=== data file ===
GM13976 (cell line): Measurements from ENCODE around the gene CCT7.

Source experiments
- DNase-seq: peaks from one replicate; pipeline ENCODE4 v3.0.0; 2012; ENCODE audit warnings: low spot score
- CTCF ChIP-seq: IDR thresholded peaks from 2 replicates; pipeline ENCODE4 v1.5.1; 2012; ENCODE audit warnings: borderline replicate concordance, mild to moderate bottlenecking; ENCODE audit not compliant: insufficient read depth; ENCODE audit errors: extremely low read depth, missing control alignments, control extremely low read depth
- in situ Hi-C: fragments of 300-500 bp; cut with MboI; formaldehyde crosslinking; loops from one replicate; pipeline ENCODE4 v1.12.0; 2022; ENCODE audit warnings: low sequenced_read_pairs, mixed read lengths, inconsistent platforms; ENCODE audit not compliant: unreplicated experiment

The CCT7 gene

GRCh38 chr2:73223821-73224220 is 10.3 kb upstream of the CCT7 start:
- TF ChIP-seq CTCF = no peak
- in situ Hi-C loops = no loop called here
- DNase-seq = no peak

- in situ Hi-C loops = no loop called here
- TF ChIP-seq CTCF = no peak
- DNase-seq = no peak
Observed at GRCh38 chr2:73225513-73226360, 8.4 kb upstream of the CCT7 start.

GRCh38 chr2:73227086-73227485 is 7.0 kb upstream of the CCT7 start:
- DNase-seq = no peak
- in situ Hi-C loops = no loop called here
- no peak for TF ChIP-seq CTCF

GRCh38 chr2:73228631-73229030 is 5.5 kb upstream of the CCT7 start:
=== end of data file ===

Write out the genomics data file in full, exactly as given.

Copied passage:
GM13976 (cell line): Measurements from ENCODE around the gene CCT7.

Source experiments
- DNase-seq: peaks from one replicate; pipeline ENCODE4 v3.0.0; 2012; ENCODE audit warnings: low spot score
- CTCF ChIP-seq: IDR thresholded peaks from 2 replicates; pipeline ENCODE4 v1.5.1; 2012; ENCODE audit warnings: borderline replicate concordance, mild to moderate bottlenecking; ENCODE audit not compliant: insufficient read depth; ENCODE audit errors: extremely low read depth, missing control alignments, control extremely low read depth
- in situ Hi-C: fragments of 300-500 bp; cut with MboI; formaldehyde crosslinking; loops from one replicate; pipeline ENCODE4 v1.12.0; 2022; ENCODE audit warnings: low sequenced_read_pairs, mixed read lengths, inconsistent platforms; ENCODE audit not compliant: unreplicated experiment

The CCT7 gene

GRCh38 chr2:73223821-73224220 is 10.3 kb upstream of the CCT7 start:
- TF ChIP-seq CTCF = no peak
- in situ Hi-C loops = no loop called here
- DNase-seq = no peak

- in situ Hi-C loops = no loop called here
- TF ChIP-seq CTCF = no peak
- DNase-seq = no peak
Observed at GRCh38 chr2:73225513-73226360, 8.4 kb upstream of the CCT7 start.

GRCh38 chr2:73227086-73227485 is 7.0 kb upstream of the CCT7 start:
- DNase-seq = no peak
- in situ Hi-C loops = no loop called here
- no peak for TF ChIP-seq CTCF

GRCh38 chr2:73228631-73229030 is 5.5 kb upstream of the CCT7 start: